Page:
A bevelled edge (UK) or beveled edge (US) is an edge of a structure that is not perpendicular to the faces of the piece. The words bevel and chamfer overlap in usage; in general usage they are often interchanged, while in technical usage they may sometimes be differentiated as shown in the image at right. A bevel is typically used to soften the edge of a piece for the sake of safety, wear resistance, or aesthetics; or to facilitate mating with another piece.


Cutting tools

Most cutting tools have a bevelled edge which is apparent when one examines the grind.

Bevel angles can be duplicated using a sliding T bevel.

Graphic design

Typographic bevels are shading and artificial shadows that emulate the appearance of a 3-dimensional letter. The bevel is a relatively common effect in graphic editors such as Photoshop. As such, it is in widespread use in mainstream logos and other design elements.

Glass and mirrors

Bevelled edges are a common aesthetic nicety added to window panes and mirrors.


Geologists refer to any slope of land into a stratum of different elevation as a bevel.[1]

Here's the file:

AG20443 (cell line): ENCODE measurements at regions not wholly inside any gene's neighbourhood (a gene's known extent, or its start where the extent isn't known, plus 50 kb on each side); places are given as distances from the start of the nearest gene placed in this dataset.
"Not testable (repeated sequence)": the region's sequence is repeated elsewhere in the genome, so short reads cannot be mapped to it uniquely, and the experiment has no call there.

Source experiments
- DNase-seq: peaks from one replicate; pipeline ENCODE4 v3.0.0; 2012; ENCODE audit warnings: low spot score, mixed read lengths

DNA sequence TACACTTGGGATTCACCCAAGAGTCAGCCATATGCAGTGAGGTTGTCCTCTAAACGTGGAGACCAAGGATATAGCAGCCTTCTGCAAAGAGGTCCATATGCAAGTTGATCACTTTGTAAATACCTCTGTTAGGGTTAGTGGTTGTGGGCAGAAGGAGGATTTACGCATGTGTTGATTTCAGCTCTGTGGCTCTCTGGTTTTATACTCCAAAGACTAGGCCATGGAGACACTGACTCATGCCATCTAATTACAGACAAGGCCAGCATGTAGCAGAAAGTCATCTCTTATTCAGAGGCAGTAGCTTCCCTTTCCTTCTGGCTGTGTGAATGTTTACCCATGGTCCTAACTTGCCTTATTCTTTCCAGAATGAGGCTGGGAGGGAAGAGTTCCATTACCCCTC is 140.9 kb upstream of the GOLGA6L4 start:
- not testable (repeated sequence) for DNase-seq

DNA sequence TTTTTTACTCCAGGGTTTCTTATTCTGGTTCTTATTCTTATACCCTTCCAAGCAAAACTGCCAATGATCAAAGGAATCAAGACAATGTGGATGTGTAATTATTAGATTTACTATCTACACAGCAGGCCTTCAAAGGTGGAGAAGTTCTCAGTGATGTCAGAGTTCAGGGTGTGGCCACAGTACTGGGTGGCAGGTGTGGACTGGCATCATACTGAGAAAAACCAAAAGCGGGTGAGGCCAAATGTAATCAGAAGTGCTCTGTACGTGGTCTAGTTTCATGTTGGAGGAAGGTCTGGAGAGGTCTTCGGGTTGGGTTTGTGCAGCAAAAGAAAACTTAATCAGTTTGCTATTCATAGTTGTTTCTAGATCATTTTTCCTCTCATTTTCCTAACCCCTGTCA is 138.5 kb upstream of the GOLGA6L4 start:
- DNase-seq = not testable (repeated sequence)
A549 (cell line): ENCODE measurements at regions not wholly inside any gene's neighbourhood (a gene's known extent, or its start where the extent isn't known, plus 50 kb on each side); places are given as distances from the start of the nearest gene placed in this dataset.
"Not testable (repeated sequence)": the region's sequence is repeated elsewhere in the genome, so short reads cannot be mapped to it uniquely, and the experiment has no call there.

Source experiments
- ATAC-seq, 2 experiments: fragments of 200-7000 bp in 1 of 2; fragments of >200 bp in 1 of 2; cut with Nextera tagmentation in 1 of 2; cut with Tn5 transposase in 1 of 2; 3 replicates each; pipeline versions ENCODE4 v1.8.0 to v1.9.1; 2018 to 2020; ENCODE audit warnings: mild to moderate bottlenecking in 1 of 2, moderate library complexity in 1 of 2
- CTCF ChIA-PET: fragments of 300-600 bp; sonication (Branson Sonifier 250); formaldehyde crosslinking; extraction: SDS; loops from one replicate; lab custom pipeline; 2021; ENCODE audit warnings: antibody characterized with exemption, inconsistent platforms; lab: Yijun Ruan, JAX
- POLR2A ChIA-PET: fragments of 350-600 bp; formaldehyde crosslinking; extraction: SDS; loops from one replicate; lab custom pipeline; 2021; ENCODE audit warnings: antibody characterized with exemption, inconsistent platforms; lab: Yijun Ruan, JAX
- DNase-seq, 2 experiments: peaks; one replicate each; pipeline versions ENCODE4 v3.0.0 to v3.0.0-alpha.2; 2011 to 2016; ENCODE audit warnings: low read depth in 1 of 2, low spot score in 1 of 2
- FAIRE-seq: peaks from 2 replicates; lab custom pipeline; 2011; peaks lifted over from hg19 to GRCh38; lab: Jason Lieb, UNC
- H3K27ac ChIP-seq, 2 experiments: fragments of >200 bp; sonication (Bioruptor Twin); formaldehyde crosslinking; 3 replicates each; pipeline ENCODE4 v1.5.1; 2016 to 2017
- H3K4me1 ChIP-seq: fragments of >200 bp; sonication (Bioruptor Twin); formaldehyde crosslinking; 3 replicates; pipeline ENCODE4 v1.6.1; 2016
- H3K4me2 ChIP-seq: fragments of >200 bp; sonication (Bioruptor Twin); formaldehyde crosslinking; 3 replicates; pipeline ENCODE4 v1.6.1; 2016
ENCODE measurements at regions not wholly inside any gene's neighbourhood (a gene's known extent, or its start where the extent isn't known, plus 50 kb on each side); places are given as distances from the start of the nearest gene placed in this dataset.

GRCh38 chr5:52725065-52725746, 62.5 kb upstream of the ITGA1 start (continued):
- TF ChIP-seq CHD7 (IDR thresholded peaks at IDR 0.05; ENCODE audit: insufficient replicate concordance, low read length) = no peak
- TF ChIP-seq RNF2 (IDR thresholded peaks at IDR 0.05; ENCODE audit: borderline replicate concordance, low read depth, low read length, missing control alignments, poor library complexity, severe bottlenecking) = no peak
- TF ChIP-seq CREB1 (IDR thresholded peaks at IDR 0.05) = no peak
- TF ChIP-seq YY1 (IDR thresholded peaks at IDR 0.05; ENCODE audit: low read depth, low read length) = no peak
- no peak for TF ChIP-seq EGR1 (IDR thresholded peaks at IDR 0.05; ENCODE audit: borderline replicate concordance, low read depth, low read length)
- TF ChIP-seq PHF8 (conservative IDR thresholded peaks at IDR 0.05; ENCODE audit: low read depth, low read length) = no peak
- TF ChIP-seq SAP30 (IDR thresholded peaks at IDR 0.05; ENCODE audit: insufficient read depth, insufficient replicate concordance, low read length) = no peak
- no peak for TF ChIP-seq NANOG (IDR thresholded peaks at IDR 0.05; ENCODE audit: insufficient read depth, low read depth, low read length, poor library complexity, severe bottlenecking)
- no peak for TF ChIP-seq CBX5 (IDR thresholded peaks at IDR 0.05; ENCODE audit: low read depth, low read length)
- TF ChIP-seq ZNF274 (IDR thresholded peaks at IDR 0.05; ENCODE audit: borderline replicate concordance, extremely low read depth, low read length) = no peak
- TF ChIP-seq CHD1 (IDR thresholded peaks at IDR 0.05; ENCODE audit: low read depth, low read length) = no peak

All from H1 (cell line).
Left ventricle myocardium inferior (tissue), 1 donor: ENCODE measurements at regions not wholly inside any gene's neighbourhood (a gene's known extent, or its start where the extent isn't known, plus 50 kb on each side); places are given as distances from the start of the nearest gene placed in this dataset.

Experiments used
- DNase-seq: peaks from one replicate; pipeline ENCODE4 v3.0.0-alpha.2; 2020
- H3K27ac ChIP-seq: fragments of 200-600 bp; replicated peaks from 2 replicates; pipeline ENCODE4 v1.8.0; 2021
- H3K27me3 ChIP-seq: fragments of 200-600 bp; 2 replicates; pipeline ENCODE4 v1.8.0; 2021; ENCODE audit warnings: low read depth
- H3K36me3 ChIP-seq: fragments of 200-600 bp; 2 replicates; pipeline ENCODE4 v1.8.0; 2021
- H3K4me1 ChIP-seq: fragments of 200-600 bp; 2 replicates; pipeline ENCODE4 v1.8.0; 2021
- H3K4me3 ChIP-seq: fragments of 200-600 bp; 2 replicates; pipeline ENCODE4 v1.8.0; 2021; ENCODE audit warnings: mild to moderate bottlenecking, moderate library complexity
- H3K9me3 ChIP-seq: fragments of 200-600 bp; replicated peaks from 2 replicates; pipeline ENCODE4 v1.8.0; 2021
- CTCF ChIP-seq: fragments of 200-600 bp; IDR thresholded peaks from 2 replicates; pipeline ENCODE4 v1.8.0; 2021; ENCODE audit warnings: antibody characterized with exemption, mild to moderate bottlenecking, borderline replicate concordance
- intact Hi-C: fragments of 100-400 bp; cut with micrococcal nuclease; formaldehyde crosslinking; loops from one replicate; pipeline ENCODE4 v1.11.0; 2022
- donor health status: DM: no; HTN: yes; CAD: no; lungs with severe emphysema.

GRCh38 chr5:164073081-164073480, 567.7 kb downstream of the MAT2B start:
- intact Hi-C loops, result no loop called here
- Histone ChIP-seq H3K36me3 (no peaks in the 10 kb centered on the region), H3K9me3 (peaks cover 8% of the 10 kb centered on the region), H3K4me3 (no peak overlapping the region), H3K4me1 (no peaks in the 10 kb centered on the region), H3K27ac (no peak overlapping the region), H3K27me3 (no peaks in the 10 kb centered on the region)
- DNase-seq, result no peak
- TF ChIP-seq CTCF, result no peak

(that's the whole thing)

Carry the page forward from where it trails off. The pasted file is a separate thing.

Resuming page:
In waterskiing, a bevel is the transition area between the side of the ski and the bottom of the ski. Beginners tend to prefer sharp bevels, which allow the ski to glide on the water surface.[2]

In Disc Golf, the 'beveled edge' was patented in 1983 by Dave Dunipace who founded Innova Champion Discs. This element transformed the Frisbee into the farther flying golf discs the sport uses today.


With a deck of cards, the top portion can be slid back so that the back of the deck is at an angle, a technique used in card tricks.

Semiconductor wafers

In the semiconductor industry, wafers have two typical edge types: a slanted beveled shape or a rounded bullet shape. The edges on the beveled types are called the bevel region, and they are typically ground at a 22 degree angle.[3]


Beveling and chamfering (along with other profiles) are applied to thicker pieces of metal prior to welding, see Welding_joint#V-joints. The bevel provides a smooth clean edge to the plate or pipe and allows a weld of the correct shape (to prevent center-line cracking) to join the separate pieces of metal.

Simple bevels can be used with a backup strip (thin removable sheet behind the plate joint) with chamfers (and a small land) being used on open root welds. Particularly thick plate will have a "J" shaped chamfer or "U" shaped groove to reduce the amount of welding filler metal used.

Cruciform joint preparation can involve a double bevel to permit full penetration of each weld to the other, removing a possible void space in the center.


  1. Anvil Point Some examples of bevels in landscape. Retrieved January 26, 2007.
  2. or Goode Water Skis. Retrieved January 26, 2007.
  3. "Semiconductor Wafer Edge Analysis" (PDF). Archived from the original (PDF) on 2016-03-04. Retrieved 2016-06-03.
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